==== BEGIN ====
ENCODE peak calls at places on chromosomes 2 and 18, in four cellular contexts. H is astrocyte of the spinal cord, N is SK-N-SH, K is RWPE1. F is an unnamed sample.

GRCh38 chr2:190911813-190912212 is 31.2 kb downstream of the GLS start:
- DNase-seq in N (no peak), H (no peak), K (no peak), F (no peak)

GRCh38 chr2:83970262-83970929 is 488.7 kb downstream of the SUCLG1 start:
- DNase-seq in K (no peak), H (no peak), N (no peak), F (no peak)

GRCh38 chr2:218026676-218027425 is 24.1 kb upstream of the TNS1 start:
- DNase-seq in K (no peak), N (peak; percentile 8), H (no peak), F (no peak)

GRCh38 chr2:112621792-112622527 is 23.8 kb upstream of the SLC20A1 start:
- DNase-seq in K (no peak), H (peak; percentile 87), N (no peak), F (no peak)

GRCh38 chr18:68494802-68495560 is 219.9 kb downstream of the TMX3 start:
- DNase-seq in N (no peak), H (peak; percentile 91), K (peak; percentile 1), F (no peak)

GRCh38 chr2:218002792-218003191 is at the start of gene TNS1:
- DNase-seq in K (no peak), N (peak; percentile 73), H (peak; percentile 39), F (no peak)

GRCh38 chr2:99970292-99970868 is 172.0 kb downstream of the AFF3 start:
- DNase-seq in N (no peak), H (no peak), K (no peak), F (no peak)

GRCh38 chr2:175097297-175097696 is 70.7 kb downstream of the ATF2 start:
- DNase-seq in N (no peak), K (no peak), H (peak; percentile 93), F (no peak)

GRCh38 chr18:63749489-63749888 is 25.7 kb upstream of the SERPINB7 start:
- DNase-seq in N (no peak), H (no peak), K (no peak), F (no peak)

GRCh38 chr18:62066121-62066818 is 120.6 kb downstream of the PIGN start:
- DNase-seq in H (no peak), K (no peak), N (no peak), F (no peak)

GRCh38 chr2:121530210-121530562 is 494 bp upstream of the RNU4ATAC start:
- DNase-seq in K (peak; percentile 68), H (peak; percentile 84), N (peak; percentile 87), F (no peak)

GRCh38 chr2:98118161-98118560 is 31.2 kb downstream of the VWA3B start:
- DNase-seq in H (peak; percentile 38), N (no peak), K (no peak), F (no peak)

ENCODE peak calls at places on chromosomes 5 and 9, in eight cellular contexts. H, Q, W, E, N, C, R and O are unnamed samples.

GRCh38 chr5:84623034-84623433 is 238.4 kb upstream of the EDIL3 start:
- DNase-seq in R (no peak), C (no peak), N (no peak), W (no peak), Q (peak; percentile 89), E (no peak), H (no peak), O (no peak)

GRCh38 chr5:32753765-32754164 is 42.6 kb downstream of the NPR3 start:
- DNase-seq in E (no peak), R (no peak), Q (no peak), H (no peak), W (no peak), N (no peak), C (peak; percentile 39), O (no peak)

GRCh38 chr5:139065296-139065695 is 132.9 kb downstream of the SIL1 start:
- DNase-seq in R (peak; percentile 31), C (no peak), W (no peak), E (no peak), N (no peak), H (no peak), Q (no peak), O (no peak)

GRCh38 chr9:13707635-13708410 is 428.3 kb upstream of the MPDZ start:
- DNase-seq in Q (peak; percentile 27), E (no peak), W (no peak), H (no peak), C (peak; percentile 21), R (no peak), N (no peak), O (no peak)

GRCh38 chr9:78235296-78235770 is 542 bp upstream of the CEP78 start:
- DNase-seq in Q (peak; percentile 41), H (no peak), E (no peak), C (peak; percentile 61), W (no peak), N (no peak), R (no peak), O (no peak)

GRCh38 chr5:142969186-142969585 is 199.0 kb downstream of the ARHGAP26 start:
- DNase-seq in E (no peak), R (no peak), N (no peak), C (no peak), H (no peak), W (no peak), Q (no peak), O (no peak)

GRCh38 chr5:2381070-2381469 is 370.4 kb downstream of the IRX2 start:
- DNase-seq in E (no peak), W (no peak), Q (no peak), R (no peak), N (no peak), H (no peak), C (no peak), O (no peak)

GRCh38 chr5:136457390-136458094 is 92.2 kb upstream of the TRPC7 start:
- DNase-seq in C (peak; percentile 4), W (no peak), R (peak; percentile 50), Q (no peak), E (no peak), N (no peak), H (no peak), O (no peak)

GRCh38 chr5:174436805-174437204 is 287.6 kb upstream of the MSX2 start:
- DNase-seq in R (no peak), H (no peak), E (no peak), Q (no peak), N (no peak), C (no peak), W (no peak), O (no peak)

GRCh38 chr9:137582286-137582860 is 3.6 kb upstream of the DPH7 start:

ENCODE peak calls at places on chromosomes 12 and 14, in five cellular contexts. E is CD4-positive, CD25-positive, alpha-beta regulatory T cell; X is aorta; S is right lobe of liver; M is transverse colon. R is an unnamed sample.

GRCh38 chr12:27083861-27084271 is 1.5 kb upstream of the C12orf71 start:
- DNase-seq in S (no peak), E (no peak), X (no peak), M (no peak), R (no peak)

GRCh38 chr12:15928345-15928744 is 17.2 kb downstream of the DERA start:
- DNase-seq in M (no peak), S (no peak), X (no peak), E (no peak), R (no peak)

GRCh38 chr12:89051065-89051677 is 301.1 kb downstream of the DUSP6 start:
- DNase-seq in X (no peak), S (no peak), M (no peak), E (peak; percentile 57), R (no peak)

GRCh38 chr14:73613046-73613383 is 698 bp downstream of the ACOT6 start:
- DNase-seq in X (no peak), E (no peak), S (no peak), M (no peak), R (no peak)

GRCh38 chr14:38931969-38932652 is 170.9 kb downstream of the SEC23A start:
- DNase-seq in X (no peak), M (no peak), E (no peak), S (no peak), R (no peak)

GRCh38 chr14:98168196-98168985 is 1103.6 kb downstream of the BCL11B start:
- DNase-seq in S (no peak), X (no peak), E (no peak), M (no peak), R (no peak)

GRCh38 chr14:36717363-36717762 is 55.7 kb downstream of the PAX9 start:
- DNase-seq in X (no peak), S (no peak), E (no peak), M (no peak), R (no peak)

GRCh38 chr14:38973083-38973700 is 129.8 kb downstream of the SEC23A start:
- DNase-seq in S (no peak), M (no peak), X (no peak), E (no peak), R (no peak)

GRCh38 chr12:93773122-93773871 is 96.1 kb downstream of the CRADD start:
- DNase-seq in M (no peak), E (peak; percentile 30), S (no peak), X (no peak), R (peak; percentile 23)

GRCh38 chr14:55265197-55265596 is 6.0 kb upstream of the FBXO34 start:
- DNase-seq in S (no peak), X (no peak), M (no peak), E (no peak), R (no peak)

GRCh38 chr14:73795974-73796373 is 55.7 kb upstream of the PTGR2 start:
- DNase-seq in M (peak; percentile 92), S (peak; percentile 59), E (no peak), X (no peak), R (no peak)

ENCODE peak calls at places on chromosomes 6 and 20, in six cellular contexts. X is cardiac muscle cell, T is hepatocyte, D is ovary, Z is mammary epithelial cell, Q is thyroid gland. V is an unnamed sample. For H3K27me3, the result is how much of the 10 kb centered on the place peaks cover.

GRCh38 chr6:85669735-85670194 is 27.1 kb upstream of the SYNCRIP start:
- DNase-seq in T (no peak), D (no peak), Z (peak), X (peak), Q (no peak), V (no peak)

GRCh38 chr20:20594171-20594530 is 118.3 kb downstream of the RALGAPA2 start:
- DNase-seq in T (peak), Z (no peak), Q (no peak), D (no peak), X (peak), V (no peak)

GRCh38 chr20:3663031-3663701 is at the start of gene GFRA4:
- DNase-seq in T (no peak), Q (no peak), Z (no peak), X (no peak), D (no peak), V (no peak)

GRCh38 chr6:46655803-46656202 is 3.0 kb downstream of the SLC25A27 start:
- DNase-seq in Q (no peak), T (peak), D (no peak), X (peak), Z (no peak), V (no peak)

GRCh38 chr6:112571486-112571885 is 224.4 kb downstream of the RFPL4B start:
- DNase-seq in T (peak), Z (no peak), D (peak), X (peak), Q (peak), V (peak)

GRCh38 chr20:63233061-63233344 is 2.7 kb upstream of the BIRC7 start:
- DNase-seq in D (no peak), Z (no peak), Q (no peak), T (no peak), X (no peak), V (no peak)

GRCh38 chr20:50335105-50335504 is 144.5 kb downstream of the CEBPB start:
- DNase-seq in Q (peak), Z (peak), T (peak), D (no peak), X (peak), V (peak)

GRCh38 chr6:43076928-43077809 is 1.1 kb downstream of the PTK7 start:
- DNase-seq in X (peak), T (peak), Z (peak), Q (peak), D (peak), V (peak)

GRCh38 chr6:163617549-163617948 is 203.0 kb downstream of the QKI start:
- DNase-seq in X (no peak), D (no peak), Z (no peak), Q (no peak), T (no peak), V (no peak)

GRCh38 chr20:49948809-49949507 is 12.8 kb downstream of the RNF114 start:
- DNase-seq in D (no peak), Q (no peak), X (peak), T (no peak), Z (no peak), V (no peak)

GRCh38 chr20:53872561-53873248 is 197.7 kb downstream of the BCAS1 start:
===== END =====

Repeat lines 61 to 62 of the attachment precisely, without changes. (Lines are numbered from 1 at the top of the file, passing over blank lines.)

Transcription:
GRCh38 chr14:38973083-38973700 is 129.8 kb downstream of the SEC23A start:
- DNase-seq in S (no peak), M (no peak), X (no peak), E (no peak), R (no peak)